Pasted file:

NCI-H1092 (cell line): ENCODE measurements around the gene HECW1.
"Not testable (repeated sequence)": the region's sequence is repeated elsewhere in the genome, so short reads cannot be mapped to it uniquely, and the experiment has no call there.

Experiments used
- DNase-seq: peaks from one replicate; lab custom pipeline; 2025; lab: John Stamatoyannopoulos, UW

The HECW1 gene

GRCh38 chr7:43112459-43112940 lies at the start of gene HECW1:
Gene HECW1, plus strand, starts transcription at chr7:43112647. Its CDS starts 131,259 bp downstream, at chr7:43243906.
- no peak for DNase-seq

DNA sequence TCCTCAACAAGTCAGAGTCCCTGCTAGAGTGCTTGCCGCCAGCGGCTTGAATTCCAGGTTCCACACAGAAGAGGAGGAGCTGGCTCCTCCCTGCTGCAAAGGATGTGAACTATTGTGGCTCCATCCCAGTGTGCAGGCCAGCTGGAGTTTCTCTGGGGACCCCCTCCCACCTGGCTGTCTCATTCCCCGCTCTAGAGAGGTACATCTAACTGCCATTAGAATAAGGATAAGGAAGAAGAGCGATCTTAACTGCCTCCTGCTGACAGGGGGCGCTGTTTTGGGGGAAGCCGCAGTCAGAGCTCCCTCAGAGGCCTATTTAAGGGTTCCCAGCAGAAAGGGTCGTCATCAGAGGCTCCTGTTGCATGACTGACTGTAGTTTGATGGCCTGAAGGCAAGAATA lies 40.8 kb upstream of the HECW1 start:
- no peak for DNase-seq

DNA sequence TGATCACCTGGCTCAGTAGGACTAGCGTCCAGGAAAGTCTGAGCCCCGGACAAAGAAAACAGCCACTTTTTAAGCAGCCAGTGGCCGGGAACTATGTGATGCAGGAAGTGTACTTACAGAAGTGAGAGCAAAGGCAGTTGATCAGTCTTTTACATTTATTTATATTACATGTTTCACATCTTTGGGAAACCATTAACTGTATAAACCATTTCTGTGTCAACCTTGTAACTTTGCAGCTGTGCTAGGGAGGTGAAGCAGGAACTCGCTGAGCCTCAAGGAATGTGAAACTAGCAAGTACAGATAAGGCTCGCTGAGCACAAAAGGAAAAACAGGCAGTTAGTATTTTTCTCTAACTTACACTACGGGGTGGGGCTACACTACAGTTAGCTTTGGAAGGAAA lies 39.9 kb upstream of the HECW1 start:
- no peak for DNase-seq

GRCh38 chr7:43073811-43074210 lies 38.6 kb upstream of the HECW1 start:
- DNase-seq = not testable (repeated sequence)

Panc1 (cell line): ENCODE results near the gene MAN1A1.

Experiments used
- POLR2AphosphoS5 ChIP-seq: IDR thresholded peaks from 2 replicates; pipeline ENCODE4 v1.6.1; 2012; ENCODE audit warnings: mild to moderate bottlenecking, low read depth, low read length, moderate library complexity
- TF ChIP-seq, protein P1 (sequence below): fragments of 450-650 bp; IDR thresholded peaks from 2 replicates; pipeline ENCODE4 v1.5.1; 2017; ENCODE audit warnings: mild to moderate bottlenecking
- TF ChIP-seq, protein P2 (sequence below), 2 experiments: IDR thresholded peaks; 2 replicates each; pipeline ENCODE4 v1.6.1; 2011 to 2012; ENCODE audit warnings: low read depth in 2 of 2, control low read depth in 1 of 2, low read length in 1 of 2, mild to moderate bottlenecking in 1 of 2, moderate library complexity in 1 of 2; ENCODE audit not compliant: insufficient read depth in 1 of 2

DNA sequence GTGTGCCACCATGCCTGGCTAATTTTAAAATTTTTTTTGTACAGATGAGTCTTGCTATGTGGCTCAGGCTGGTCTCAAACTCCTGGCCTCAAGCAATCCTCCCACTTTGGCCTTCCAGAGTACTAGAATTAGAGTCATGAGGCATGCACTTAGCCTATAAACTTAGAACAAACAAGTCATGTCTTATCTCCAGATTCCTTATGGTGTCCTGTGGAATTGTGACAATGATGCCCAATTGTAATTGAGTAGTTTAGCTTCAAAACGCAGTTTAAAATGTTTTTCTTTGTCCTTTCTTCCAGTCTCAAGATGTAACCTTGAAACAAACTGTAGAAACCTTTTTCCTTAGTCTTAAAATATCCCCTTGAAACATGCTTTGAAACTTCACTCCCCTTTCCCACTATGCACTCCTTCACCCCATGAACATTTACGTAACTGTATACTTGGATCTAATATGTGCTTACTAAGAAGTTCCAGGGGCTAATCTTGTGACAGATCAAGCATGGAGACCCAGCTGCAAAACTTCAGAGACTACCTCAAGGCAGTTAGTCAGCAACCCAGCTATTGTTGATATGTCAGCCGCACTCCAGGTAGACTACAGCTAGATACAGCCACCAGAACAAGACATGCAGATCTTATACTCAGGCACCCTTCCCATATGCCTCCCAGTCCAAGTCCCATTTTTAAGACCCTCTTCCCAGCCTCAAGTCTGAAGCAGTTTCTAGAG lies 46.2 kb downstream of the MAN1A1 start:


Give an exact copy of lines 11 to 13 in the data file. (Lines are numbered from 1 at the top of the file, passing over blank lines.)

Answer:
DNA sequence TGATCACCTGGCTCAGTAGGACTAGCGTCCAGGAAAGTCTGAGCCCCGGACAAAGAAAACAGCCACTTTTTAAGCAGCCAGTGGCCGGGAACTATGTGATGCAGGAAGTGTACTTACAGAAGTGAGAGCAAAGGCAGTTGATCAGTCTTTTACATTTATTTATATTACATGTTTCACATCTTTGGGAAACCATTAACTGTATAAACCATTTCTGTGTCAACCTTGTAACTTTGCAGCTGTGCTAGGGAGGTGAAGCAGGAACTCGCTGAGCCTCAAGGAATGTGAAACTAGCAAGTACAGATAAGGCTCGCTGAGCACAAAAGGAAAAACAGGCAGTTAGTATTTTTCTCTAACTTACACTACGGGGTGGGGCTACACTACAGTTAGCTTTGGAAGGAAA lies 39.9 kb upstream of the HECW1 start:
- no peak for DNase-seq

GRCh38 chr7:43073811-43074210 lies 38.6 kb upstream of the HECW1 start: